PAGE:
Research Article| Volume 36, SUPPLEMENT 1, S36-S43, September 2010

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Variation in management of early breast cancer in the Netherlands, 2003–2006



      To describe variation in staging and primary treatment by hospital characteristics including type and volume and region in patients with early breast cancer (BC) in the Netherlands, 2003–2006 after completion of national guidelines in 2002.


      All patients newly diagnosed with invasive BC in 2003–2006 and recorded in the Netherlands Cancer Registry were included (n = 51 354). Multivariable logistic regression analyses examined the influence of patient and hospital characteristics, also by region, on type of breast surgery, axillary lymph node dissection (ALND), sentinel node procedure (SNP), and adjuvant irradiation and/or systemic treatment.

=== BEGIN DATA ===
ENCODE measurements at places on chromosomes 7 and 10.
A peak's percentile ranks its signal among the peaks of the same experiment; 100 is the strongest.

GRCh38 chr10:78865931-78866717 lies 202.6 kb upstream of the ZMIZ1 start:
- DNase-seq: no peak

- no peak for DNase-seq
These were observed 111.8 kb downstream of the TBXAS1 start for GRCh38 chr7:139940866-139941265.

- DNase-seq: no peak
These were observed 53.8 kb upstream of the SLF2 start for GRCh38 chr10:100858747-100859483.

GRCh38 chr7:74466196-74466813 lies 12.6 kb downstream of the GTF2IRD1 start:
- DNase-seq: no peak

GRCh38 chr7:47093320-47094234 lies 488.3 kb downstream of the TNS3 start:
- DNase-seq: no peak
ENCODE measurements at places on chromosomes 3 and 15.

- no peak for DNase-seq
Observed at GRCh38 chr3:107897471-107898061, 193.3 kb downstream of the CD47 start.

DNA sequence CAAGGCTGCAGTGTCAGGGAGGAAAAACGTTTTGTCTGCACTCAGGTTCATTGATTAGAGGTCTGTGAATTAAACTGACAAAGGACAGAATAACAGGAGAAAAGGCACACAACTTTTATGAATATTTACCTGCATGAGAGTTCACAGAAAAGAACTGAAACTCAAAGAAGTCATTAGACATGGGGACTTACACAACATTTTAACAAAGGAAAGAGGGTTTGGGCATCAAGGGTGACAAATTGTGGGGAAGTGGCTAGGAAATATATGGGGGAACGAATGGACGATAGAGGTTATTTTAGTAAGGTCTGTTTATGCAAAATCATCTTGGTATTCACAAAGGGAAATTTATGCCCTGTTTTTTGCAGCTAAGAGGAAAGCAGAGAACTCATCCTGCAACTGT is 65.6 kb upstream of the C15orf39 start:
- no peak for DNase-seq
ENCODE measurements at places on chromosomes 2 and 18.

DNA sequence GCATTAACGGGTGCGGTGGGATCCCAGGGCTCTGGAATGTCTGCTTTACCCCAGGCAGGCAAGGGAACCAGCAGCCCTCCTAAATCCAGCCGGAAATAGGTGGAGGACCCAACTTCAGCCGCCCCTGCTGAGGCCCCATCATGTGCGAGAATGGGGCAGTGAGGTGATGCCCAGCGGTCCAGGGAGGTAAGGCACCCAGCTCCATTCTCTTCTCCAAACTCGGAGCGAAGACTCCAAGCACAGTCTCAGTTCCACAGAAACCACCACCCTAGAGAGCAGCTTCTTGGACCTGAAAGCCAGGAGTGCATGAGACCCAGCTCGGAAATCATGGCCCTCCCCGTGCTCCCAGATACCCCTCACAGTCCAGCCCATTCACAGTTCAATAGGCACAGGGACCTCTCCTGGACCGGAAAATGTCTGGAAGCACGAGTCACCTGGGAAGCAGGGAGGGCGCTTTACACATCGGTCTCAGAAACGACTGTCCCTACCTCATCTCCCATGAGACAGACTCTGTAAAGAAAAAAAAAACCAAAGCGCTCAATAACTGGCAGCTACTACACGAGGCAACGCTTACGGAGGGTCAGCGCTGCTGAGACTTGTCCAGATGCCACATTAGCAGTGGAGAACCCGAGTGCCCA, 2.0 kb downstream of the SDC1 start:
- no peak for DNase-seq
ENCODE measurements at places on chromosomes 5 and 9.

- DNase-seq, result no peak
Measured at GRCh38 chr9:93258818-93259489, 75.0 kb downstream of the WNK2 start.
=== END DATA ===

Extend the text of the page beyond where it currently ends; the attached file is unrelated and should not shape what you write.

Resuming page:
Patients <40 years more often underwent breast conserving surgery (BCS) in general hospitals (OR 1.4 (95%CI 1.1–1.5)) than in teaching and academic hospitals, whereas patients of 40–69 years less often received BCS in an academic hospital (OR 0.9 (95%CI 0.8–1.0)) than in teaching hospitals. Patients with pT1-2N0 cancer more often underwent primary ALND in a general hospital than in a larger teaching or academic hospital. Type of hospital did not seem to affect utilization of adjuvant systemic therapy, but patient age and tumour size and grade did. Over time, patients more often received SNP, BCS, and adjuvant systemic therapy, primary ALND being on the decline, but with substantial regional variation between geographic regions.


      With detailed evidence-based national guidelines since 2002 the considerable regional and hospital variation in staging procedures and primary treatment among newly diagnosed patients with early breast cancer in the Netherlands decreased markedly, suggesting the presence of late adaptors rather than specific hospital characteristics.


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